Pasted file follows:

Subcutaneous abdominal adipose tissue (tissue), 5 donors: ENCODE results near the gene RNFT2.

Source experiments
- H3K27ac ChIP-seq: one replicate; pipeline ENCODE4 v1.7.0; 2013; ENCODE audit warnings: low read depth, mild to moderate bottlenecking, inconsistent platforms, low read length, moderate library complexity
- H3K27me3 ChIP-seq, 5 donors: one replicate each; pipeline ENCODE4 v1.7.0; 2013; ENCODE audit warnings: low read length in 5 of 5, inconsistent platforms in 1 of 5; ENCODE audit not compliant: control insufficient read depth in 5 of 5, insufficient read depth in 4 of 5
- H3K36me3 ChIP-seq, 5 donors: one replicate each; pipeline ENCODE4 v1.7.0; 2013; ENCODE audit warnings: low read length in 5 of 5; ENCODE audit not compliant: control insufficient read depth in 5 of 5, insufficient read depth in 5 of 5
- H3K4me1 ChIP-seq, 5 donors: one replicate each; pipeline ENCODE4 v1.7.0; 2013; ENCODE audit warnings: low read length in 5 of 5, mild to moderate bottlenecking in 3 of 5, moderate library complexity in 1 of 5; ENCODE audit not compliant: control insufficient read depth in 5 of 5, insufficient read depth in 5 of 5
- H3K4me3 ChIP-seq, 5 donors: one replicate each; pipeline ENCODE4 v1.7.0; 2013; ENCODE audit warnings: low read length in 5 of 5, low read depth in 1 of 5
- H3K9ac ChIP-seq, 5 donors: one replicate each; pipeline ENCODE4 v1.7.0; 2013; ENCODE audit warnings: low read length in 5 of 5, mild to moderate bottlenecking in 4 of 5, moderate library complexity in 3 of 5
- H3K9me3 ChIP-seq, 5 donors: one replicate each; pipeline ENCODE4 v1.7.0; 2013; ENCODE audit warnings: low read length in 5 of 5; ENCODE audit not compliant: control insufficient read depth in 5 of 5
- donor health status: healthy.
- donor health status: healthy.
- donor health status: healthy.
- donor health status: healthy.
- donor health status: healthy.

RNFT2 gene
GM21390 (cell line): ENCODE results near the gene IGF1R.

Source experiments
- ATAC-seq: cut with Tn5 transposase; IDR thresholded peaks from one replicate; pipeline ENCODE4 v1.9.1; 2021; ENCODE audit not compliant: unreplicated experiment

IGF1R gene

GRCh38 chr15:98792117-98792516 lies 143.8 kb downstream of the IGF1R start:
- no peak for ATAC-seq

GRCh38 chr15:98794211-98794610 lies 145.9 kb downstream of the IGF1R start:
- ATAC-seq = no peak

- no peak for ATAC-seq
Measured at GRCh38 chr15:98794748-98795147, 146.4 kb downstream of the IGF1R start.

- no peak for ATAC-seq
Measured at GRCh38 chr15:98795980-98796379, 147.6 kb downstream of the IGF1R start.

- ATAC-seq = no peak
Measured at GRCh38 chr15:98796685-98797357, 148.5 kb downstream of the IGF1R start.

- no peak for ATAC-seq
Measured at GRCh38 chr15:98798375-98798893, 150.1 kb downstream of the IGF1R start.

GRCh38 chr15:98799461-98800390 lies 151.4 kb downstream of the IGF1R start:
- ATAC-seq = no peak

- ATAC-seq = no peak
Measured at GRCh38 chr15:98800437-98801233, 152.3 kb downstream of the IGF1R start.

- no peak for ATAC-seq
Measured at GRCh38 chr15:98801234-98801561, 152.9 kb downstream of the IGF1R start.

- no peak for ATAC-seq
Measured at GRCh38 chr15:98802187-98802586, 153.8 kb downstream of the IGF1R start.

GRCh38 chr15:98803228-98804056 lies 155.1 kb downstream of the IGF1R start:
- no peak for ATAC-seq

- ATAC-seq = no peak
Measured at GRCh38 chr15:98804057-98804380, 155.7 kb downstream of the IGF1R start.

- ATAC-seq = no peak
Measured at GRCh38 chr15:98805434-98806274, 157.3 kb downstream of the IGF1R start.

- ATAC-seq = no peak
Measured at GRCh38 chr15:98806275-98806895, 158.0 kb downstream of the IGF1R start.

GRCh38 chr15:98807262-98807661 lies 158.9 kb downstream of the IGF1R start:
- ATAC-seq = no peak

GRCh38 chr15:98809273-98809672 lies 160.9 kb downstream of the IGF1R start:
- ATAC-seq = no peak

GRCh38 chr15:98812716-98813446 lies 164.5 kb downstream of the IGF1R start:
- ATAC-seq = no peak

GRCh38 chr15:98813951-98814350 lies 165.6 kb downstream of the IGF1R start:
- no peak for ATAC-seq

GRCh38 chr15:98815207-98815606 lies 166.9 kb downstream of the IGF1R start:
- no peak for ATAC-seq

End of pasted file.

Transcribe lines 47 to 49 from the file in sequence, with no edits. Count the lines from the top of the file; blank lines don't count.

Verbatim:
Measured at GRCh38 chr15:98806275-98806895, 158.0 kb downstream of the IGF1R start.

GRCh38 chr15:98807262-98807661 lies 158.9 kb downstream of the IGF1R start:
- ATAC-seq = no peak